Your paper mache clay is now ready to use. It will look a bit like cookie dough – but don’t eat it!

If you don’t plan to use your clay right away, place it in an airtight container to keep it from drying out. The clay should stay usable for 5 days or more, if you keep it covered. The recipe makes about 1 quart.

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4,081 Comments

  • Hi Jonni,

    I am using your recipe for a project in my class, and the pmc does not stick to our armature. Don’t get me wrong, it’s very, very sticky, but sticks more to our hands than the armature. We tried first sticking it to tin foil, that didn’t work, so we paper taped the entire armature, and it still didn’t work. Can you let me know if you think I need to add more flour or glue?

    • Hi Beth. My first suggestion would be to not use your hands at all. It’s much easier to spread the paper mache clay if you use a knife. Or you can make a spreader with a plastic lid from a yogurt container, by cutting it to remove the edge. Using something other than your hands will remove a lot of frustration.

      I agree that the pm clay won’t stick to aluminum foil. Hardly anything does. But I’ve never had trouble getting it to stick to the masking tape, unless you try to add it to the bottom of something, and gravity pulls it off. Are you applying a thin layer, just 1/4 inch or less? If it’s sticking to your hands, I can’t imagine why it isn’t sticking to your masking tape. Maybe if you attach a photo to a comment, we can see the problem more clearly.

  • Hi Jonni,
    I am getting ready to make a paper mache urn for my Mother’s ashes. She requested her ashes to be put in the ocean and we don’t want to just toss them in as it is windy here. My sister’s and I thought paper mache would be a good option so that it would break down in water fairly quick. Can you tell me if your recipe will break down when wet. If not, I will be trying it for other projects, Thanks.

    • Hi Lavita. The products used in the pm clay are not organic. For instance, the white glue is a form of liquid plastic. The pm clay will soften, and would probably break down eventually, but critters might try to eat it first, and it’s really not intended for that. I would suggest that you use the traditional paper strips and paste. You won’t need many layers, and the soy-based inks on newspaper, the paper itself, and the flour and water paste will not harm the water or animals living in it.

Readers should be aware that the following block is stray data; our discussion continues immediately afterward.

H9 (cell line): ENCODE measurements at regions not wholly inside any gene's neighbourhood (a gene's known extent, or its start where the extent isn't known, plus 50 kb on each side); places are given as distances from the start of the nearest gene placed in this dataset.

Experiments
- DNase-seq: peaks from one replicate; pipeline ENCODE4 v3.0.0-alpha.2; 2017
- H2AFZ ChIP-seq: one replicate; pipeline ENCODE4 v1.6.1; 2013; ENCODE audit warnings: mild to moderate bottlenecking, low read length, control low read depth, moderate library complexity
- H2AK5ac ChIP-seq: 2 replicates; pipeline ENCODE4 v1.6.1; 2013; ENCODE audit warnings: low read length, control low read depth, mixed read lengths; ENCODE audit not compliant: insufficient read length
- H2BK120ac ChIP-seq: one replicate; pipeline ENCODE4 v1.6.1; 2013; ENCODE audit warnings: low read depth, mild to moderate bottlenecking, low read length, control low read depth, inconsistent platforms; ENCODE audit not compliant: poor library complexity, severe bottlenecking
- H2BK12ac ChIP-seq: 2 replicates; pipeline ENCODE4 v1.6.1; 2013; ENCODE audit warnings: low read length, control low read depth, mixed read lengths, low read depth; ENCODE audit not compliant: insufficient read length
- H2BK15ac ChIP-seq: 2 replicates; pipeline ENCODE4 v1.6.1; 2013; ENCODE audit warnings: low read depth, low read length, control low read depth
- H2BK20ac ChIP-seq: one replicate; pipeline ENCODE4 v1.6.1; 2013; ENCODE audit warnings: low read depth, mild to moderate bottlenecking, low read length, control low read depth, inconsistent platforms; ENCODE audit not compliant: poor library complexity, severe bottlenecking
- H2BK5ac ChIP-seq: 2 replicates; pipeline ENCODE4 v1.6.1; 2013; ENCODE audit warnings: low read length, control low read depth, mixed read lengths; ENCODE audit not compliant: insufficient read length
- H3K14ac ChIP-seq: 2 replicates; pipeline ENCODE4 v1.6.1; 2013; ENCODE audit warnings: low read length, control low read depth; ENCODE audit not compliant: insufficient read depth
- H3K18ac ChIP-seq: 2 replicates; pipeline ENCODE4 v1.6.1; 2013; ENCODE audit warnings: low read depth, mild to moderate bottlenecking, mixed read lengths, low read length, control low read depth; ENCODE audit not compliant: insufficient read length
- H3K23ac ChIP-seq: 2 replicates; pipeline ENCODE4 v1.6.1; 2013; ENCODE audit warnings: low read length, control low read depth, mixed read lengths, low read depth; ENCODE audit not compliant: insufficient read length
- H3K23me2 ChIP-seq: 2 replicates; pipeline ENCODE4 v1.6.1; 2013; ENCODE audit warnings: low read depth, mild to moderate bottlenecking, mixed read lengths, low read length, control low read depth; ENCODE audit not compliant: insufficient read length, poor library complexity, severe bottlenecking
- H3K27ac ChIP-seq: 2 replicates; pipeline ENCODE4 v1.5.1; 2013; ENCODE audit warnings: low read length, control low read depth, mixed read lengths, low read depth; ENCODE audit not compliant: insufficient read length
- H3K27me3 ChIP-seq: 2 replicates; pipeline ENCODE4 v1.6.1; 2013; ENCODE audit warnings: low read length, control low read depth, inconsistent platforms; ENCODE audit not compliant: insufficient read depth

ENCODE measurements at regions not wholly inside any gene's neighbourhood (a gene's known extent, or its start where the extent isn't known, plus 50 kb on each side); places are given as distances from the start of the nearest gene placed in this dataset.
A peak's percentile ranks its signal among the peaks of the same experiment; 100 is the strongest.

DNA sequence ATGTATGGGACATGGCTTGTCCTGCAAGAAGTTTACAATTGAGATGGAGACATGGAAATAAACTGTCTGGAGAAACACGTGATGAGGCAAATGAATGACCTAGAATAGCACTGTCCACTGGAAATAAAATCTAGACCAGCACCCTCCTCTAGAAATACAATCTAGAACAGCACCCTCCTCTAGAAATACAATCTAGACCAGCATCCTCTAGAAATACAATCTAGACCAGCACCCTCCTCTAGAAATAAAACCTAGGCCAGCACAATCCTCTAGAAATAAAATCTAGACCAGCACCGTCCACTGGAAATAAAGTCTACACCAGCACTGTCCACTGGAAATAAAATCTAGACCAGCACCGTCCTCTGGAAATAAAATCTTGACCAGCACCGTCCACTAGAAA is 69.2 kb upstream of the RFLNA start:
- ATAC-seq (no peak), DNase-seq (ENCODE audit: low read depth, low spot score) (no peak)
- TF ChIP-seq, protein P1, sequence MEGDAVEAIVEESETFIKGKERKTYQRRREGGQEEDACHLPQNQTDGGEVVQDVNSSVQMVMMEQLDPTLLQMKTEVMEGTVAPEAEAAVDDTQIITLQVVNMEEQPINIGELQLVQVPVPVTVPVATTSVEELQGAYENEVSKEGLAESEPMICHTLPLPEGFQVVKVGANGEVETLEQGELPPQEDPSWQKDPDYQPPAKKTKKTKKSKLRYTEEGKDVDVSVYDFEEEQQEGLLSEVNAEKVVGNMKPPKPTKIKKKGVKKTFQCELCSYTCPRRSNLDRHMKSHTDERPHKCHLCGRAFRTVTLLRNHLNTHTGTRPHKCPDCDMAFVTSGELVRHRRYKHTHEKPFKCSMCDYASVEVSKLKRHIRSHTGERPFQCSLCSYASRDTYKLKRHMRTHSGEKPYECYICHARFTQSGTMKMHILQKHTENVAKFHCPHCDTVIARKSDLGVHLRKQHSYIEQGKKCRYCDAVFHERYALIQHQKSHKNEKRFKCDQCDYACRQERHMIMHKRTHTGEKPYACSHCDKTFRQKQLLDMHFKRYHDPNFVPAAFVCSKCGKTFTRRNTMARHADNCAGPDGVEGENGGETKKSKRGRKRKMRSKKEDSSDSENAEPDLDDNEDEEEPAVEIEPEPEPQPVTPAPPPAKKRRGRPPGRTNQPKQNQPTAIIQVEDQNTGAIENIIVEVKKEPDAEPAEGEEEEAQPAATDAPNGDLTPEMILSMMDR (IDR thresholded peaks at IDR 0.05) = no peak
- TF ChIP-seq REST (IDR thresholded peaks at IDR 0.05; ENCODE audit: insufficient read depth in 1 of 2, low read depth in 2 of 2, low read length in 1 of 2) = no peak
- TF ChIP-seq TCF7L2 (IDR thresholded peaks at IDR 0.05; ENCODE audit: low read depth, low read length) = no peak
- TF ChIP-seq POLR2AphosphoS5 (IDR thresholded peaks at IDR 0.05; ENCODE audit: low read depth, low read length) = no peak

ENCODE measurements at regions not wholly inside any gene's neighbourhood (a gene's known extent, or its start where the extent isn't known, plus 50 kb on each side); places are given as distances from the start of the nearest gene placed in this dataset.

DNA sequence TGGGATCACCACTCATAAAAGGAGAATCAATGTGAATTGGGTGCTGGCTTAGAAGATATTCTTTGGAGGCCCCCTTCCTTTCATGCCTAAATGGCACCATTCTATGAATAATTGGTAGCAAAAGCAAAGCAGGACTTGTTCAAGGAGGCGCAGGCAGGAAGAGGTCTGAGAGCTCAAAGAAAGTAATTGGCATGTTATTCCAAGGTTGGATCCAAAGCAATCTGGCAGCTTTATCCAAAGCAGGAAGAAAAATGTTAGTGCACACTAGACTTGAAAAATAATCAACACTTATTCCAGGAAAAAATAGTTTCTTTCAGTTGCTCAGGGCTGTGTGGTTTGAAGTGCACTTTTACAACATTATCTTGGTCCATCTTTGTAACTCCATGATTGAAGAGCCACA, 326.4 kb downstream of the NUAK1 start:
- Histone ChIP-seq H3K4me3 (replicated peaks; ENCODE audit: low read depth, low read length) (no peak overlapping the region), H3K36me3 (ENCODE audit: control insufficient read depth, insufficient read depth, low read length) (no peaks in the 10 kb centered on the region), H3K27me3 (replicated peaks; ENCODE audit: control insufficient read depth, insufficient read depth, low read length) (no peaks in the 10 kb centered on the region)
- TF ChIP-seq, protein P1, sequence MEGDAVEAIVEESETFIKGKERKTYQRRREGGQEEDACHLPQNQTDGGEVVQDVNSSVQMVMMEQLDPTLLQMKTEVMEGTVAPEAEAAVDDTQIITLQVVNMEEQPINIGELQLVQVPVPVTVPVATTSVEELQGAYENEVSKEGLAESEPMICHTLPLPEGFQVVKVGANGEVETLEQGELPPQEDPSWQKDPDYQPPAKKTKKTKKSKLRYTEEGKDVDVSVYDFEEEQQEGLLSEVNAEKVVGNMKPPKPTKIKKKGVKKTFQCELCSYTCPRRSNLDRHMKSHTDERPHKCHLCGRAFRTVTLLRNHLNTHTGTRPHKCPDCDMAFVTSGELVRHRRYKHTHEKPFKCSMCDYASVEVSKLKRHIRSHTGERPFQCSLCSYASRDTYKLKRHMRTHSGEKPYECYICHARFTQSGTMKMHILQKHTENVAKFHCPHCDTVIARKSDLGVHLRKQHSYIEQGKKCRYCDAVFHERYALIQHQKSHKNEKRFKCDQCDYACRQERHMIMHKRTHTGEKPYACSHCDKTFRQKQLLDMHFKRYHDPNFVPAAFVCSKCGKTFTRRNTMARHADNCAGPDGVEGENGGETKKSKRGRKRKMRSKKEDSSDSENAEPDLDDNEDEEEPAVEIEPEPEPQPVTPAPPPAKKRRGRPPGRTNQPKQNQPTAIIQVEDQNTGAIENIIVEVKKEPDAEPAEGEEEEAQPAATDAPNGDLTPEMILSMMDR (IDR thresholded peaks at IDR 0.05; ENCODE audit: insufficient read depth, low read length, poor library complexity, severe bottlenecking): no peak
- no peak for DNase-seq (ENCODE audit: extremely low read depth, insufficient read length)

• I am planning to try paper mache again. I have the old type of dry paper mache I purchases many years ago. Can I use the paper mache instead of toilet paper to be able to use it up? Many years ago I made a 4 ft. girl with chicken wire and dry paper mache , it took so long to dry at that time. I got the package it is called Claycrete. I am sure you have heard of it. The only thing I did not like about it was not real smooth finish. What can I do to get the finish you were getting on your project?

    • HI June. I agree that Claycrete takes a long time to dry. I’m not sure why – maybe it’s because the texture almost requires that you apply it thickly. You might try using a knife dipped in a solution of white glue and water to smooth the surface of the Claycrete.

      I’m pretty sure that product includes plaster of Paris, but I could be wrong. If it hardens before it dries all the way through, it contains plaster. An addition of some drywall joint compound might help make the product smoother, but you’d need to experiment a little.

      You could also try using it as a substitute for the toilet paper in the paper mache clay recipe. However, you’ll need to mix it a lot to get it smooth. If you have some joint compound and glue in the house, try a really small batch and see what happens.

  • Hi Jonni
    I have been reading your posts and I hope you can help. I bought a life size sarcophagus statue made of paper mΓ’chΓ© and I’d like to restore it and repaint it. It has fine cracks on the face and some small holes and a burn on the front. What do you honk is the best way to repair it? Do you think your paper clay method would be suitable? Thank you any help would be greatly appreciated.

    • Hi Lauren. If your statue is an heirloom or antique, you’ll probably want to repair it with the same material they used to make it in the first place. Even if you just want to make it look new again, paper strips and paste will probably give you the smoothest results over those holes. For the cracks, you might be able to cover them more easily with the home-made gesso recipe.

  • I need to make huge poppy flowers.. can I make the clay and roll it with a roller so I get a thin petal? would it still be hard and strong and wont break easy? is it like a cloth that I can have with a few waves? thanks for your help!!